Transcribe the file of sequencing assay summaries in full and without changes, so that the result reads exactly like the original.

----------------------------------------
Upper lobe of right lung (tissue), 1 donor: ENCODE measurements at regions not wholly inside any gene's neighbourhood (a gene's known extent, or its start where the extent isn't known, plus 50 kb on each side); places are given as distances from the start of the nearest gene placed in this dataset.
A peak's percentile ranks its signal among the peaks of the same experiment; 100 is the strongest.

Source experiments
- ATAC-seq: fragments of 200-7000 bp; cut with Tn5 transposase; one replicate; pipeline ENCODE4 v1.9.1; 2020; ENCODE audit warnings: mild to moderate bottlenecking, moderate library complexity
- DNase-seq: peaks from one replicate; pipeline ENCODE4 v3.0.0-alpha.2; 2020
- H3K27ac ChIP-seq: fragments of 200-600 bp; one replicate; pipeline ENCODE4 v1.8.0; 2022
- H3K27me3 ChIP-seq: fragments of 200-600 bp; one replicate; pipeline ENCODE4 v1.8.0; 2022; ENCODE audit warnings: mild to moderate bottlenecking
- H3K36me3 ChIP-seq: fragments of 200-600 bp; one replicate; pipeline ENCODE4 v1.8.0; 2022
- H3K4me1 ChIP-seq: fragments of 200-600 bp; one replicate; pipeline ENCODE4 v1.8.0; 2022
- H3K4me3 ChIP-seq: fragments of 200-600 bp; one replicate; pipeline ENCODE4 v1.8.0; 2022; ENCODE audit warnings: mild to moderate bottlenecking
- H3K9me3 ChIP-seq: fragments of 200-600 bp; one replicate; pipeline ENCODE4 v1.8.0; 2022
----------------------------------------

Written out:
Upper lobe of right lung (tissue), 1 donor: ENCODE measurements at regions not wholly inside any gene's neighbourhood (a gene's known extent, or its start where the extent isn't known, plus 50 kb on each side); places are given as distances from the start of the nearest gene placed in this dataset.
A peak's percentile ranks its signal among the peaks of the same experiment; 100 is the strongest.

Source experiments
- ATAC-seq: fragments of 200-7000 bp; cut with Tn5 transposase; one replicate; pipeline ENCODE4 v1.9.1; 2020; ENCODE audit warnings: mild to moderate bottlenecking, moderate library complexity
- DNase-seq: peaks from one replicate; pipeline ENCODE4 v3.0.0-alpha.2; 2020
- H3K27ac ChIP-seq: fragments of 200-600 bp; one replicate; pipeline ENCODE4 v1.8.0; 2022
- H3K27me3 ChIP-seq: fragments of 200-600 bp; one replicate; pipeline ENCODE4 v1.8.0; 2022; ENCODE audit warnings: mild to moderate bottlenecking
- H3K36me3 ChIP-seq: fragments of 200-600 bp; one replicate; pipeline ENCODE4 v1.8.0; 2022
- H3K4me1 ChIP-seq: fragments of 200-600 bp; one replicate; pipeline ENCODE4 v1.8.0; 2022
- H3K4me3 ChIP-seq: fragments of 200-600 bp; one replicate; pipeline ENCODE4 v1.8.0; 2022; ENCODE audit warnings: mild to moderate bottlenecking
- H3K9me3 ChIP-seq: fragments of 200-600 bp; one replicate; pipeline ENCODE4 v1.8.0; 2022